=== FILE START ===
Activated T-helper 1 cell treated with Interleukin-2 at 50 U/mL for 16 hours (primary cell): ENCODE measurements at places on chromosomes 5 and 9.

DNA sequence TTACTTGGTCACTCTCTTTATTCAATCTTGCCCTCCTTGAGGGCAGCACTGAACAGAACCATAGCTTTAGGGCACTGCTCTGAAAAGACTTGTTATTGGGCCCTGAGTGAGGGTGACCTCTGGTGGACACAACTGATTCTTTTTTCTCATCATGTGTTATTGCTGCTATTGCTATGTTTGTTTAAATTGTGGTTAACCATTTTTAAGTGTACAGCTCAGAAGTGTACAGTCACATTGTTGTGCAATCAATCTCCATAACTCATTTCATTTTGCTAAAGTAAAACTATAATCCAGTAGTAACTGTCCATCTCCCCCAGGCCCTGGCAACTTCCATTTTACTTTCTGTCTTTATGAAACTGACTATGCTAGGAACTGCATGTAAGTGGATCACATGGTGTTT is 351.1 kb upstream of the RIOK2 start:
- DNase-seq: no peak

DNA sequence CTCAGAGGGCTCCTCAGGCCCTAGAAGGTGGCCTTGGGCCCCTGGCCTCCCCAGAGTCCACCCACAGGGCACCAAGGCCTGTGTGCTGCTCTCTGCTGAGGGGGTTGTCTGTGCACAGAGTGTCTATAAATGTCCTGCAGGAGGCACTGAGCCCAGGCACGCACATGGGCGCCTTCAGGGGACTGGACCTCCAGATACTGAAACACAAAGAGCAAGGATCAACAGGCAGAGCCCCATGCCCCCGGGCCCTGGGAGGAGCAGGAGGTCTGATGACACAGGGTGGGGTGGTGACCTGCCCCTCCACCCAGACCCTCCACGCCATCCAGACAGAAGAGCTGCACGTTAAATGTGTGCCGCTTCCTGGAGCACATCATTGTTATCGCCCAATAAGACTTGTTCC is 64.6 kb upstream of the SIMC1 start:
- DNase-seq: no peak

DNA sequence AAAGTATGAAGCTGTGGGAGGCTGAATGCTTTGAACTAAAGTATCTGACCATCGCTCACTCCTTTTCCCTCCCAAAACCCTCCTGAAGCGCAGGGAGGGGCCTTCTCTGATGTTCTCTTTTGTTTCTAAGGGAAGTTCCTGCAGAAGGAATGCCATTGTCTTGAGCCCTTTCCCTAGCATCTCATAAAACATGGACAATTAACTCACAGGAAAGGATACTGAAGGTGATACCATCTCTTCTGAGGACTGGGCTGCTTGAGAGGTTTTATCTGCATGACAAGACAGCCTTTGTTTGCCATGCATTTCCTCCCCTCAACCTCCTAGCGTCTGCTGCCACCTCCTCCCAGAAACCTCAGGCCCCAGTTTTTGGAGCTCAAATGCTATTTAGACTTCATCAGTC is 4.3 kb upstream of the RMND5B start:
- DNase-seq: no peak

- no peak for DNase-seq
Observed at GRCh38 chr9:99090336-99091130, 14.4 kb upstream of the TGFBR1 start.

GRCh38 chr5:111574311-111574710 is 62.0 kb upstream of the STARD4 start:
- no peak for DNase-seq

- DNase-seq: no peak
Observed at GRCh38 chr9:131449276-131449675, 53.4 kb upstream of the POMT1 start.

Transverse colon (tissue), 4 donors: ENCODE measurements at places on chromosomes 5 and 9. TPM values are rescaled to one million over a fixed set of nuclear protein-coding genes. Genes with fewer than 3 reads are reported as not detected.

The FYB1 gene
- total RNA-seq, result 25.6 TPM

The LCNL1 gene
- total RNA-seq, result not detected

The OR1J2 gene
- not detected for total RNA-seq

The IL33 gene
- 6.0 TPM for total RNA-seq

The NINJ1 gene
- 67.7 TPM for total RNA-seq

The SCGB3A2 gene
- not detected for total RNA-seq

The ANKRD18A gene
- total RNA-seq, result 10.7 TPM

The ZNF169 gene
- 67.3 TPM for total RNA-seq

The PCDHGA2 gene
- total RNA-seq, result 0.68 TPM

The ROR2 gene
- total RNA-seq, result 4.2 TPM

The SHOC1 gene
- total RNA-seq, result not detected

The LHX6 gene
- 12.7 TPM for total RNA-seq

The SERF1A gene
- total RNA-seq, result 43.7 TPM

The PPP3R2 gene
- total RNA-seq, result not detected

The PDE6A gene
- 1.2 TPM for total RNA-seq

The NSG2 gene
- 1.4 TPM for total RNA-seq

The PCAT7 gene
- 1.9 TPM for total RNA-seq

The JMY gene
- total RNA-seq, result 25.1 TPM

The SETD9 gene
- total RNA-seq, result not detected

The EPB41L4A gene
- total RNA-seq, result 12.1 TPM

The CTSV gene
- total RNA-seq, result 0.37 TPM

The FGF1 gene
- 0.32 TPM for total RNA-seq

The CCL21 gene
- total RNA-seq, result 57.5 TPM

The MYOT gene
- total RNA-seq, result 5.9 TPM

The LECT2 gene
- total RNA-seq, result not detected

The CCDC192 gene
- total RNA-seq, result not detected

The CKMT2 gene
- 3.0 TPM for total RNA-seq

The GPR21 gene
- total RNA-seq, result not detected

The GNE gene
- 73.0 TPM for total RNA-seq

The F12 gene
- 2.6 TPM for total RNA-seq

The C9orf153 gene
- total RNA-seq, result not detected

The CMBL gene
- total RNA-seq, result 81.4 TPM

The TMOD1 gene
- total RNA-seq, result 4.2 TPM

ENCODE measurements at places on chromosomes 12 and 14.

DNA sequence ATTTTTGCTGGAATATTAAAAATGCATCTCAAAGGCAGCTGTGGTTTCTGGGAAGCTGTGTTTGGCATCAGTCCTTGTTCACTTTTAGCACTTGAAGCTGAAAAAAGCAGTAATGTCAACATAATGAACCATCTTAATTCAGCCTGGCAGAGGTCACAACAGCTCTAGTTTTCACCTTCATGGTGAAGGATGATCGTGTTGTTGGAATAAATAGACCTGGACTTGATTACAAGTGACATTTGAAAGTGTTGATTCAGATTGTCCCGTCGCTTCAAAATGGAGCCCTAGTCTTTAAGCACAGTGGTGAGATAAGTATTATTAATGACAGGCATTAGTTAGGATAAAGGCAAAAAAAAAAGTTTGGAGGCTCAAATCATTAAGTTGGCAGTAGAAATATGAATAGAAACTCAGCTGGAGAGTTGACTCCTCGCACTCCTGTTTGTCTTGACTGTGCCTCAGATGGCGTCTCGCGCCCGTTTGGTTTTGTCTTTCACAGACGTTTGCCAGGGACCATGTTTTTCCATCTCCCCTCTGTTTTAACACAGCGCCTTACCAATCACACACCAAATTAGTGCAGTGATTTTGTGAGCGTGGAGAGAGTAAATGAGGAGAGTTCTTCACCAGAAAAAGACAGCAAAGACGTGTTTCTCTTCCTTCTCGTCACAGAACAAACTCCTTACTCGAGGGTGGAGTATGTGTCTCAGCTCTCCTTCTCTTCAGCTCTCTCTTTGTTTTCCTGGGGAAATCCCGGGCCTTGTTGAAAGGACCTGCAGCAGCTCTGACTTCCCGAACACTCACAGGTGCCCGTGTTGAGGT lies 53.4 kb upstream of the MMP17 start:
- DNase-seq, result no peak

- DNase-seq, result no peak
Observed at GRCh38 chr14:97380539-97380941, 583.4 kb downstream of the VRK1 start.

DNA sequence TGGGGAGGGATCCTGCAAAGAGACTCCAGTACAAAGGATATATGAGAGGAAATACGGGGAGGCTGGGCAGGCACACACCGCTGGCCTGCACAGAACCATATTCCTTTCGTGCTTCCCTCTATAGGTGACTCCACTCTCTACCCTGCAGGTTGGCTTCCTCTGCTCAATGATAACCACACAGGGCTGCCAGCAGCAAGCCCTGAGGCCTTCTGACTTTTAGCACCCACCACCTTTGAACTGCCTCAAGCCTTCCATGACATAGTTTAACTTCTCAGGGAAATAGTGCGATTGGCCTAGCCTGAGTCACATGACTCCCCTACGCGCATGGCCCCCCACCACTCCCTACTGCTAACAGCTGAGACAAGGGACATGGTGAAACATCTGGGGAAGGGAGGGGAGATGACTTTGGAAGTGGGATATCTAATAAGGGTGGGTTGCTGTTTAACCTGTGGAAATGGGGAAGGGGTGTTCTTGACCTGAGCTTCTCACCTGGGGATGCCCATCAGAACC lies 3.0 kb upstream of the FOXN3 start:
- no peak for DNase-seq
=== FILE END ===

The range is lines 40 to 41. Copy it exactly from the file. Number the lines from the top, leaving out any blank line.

- total RNA-seq, result 43.7 TPM

The PPP3R2 gene